Profile of history teacher Matt Cohen

Irit Skulnik, News Editor

Imagine a history teacher who hated history as a high-schooler, but now it is his profession. High school history teacher Matt Cohen fits the description. Cohen is new to the CESJDS staff this school year, and previously worked in Chicago. 

In Chicago, Cohen worked as both a Hebrew and social studies teacher. But, having grown up there, he was ready for a change of pace. He decided to apply for his current position at JDS. 

While Cohen has a lot of teaching experience under his belt, it was not always the career he wanted to pursue. During his junior year of high school, his disinterest in history began to shift.

“Junior year, when I took U.S History, I had a really phenomenal teacher, and something clicked. It just made it really interesting and fun,” Cohen said. “I want to see if I can help kids find their own passion within history, whatever that might be.”

According to Cohen, he tries to keep his classroom very student-led, and it’s important to him to do what is best for his students. Cohen strives to create an inclusive space for the students, rather than him standing up and doing all the talking.

“I really care a lot about student choice and student voice where I give the kids options and opportunities to explore things in ways that really work for them,” Cohen said.

Cohen’s care for active student voice guides his teaching, and he feels strongly about the impact that listening to one’s students can have on a teacher’s teaching. 

“If your kids really are one way or care about this or that, listen to them, understand them and help them to broaden those interests of theirs. I think that really speaks to what a teacher should be,” Cohen said.

Junior Eilah Goldberg really appreciates student-centered and interactive classes, especially since four of her classes are lecture style. 

“I feel like I learn better when I’m challenging myself rather than just being lectured to by a teacher. The information registers better when I’m doing things more hands-on or participating in discussions,” Goldberg said.

Cohen is still adjusting to JDS, and he hopes that as he gets more acclimated to the school he can contribute more of his experiences to the school. 

“I want to really work to bring in some different ideas. I think there’s a lot of good ideas that are already in the school, and teachers do a lot of really cool things, and I just want to take my experiences and bring them in,” Cohen said.

In addition to contributing his personal experiences and helping students in the classroom, Cohen has gotten to know them beyond it as well. Cohen is the club advisor for spikeball, the assistant girls varsity basketball coach and the assistant varsity baseball coach.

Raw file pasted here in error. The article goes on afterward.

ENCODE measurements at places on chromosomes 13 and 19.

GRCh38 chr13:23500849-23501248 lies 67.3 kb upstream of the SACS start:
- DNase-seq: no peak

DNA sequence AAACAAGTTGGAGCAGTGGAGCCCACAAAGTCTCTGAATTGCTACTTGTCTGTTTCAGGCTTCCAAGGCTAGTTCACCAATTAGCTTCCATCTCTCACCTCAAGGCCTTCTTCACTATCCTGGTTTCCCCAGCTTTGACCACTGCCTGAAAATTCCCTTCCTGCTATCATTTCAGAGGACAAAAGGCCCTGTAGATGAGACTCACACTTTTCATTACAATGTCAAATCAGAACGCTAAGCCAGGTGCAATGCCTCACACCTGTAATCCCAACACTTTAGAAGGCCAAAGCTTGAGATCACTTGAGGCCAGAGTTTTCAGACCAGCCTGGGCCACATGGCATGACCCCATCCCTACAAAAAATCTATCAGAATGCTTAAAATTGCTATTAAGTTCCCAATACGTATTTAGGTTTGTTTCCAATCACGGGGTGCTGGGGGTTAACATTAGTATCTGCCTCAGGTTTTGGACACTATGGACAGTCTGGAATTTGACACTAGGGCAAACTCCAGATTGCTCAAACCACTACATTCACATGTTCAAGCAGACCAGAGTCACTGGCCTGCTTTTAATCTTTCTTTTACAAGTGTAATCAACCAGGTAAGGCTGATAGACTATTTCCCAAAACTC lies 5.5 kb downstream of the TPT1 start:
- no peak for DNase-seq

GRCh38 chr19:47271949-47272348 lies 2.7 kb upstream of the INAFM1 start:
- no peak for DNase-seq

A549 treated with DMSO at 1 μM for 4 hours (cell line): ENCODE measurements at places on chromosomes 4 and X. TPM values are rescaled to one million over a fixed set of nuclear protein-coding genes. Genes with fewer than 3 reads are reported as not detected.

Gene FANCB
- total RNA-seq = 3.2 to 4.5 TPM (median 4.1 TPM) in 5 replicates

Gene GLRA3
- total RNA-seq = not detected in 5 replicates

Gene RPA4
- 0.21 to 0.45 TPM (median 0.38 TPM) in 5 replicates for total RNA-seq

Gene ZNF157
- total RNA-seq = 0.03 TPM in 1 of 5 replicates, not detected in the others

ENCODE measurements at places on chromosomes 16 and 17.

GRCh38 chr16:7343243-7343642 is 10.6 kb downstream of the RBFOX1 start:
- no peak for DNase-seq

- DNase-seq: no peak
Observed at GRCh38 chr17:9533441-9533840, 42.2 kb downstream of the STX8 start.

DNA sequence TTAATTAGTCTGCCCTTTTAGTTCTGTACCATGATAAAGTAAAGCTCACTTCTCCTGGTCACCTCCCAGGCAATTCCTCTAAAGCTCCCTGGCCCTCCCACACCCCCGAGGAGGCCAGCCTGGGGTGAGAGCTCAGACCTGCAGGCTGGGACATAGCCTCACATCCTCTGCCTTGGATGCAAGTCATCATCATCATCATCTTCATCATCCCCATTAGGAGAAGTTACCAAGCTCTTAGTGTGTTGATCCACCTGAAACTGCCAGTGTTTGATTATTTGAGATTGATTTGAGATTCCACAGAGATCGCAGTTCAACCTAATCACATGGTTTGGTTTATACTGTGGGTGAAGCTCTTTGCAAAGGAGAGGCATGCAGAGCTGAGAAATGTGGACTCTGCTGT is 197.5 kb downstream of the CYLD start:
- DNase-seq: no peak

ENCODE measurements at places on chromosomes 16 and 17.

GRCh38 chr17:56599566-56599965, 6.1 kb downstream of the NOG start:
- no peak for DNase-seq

“It’s the best way to meet the kids; not just to learn who I have in class, but also to really get involved in the school,” Cohen said.

In addition, Cohen has attended all the Shabbatons this year. According to Director of Jewish Life Shoshana Schechter, some teachers really enjoy the Shabbatons and go on all four if their schedule permits. Shechter thinks that there are many benefits to Shabbaton attendance, especially for new teachers. 

“I think as a new teacher it’s a great way to meet a large group of students and get to know them on a more personal level. We are so busy here that it’s hard to connect with students all the time…on the Shabbatons you have the ability to sit down face-to-face,” Shechter said.

Cohen’s role-models guide his teaching, particularly former President Abraham Lincoln. In Cohen’s classroom, students will find several posters of Lincoln as well as a bust on display. Cohen’s interest in Lincoln started on a trip to the Lincoln Museum in Springfield, Illinois when he was in high school. 

Cohen sees many parallels between himself and Lincoln, such as the ability to embrace mistakes. 

“We’re not perfect people; nobody is a perfect person, and I think it’s really important that we learn to be okay with making mistakes,” Cohen said. “While he [Lincoln] knew he made mistakes, he was able to do his best and care for the people around him. I do my best to do the same. I’m not a perfect person or a perfect teacher, but I always try to do what’s best for my students.”

Lincoln also provides a lot of inspiration to Cohen while he is teaching. 

“I think he inspires me to work hard and know that no matter how tough situations might be, there’s always a way through them,” Cohen said. “…I don’t think about it every moment, but having him in my classroom I get to look at him and say, ‘you know what, if he was able to do it the way he grew up and the person he was, anyone can.’ I try to lean on that to help me.”

Outside of his classroom, Cohen enjoys drumming, baking and spending time outdoors, and someday Cohen even hopes to drum in a band. Cohen also hopes to travel to Ireland and Australia.